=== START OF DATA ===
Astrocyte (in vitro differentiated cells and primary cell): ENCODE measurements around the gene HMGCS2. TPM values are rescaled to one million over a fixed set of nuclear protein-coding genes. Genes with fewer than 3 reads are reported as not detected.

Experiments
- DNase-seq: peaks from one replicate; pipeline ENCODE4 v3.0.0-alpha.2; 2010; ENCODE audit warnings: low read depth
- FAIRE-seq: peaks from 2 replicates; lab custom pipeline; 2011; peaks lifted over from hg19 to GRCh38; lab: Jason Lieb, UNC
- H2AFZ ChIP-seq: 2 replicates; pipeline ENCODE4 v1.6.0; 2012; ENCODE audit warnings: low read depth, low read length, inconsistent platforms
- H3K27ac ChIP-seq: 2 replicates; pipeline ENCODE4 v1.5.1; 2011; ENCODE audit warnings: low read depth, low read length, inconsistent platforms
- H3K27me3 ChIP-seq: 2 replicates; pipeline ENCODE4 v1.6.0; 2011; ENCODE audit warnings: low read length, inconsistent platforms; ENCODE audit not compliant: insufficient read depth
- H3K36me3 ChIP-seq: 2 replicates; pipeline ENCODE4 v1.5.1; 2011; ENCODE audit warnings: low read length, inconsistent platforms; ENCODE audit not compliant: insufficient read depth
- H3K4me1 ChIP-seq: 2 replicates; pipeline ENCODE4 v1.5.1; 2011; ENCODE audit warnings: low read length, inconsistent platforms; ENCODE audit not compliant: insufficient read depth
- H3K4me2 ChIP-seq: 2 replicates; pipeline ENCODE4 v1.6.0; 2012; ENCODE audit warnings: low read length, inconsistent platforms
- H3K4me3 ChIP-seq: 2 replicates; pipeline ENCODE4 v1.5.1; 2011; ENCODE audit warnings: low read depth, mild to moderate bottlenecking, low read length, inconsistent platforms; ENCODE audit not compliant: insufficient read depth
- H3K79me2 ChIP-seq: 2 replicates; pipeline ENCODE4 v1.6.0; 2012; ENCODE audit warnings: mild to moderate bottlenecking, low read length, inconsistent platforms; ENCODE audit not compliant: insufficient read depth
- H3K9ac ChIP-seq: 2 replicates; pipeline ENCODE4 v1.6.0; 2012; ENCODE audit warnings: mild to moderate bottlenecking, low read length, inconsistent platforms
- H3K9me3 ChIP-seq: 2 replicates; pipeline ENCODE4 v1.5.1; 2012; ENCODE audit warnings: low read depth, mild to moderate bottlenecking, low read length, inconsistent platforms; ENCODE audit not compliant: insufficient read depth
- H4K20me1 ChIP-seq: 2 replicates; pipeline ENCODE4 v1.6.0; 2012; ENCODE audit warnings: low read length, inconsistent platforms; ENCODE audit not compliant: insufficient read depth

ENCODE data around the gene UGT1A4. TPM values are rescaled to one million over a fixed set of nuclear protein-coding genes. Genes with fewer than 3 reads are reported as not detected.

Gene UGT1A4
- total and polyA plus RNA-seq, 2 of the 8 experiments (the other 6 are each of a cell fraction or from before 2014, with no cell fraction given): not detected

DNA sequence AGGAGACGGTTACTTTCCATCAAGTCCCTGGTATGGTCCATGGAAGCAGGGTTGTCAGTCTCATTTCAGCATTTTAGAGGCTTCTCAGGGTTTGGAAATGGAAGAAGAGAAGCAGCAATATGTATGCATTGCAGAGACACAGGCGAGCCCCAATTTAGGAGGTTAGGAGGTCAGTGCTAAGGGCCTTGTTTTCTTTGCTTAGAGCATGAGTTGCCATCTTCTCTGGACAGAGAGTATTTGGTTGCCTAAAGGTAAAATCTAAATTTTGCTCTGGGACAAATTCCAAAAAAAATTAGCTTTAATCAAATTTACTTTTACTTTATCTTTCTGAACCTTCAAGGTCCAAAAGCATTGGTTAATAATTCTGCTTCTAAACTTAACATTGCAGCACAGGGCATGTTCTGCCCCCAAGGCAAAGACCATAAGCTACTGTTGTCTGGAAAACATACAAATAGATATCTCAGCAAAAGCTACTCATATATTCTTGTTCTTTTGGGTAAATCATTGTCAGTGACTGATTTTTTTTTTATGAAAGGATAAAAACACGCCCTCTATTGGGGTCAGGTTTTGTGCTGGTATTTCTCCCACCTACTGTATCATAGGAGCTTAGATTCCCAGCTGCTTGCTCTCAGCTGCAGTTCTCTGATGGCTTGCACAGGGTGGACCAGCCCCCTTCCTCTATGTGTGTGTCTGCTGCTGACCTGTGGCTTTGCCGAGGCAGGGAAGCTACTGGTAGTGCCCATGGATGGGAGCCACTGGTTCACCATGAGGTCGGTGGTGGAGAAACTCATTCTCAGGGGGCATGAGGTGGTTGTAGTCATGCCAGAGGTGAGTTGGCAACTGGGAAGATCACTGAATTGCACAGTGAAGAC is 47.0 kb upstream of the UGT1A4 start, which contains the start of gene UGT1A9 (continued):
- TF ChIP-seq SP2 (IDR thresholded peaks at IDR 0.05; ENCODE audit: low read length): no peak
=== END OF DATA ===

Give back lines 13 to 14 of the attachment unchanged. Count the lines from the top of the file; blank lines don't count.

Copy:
- H3K9ac ChIP-seq: 2 replicates; pipeline ENCODE4 v1.6.0; 2012; ENCODE audit warnings: mild to moderate bottlenecking, low read length, inconsistent platforms
- H3K9me3 ChIP-seq: 2 replicates; pipeline ENCODE4 v1.5.1; 2012; ENCODE audit warnings: low read depth, mild to moderate bottlenecking, low read length, inconsistent platforms; ENCODE audit not compliant: insufficient read depth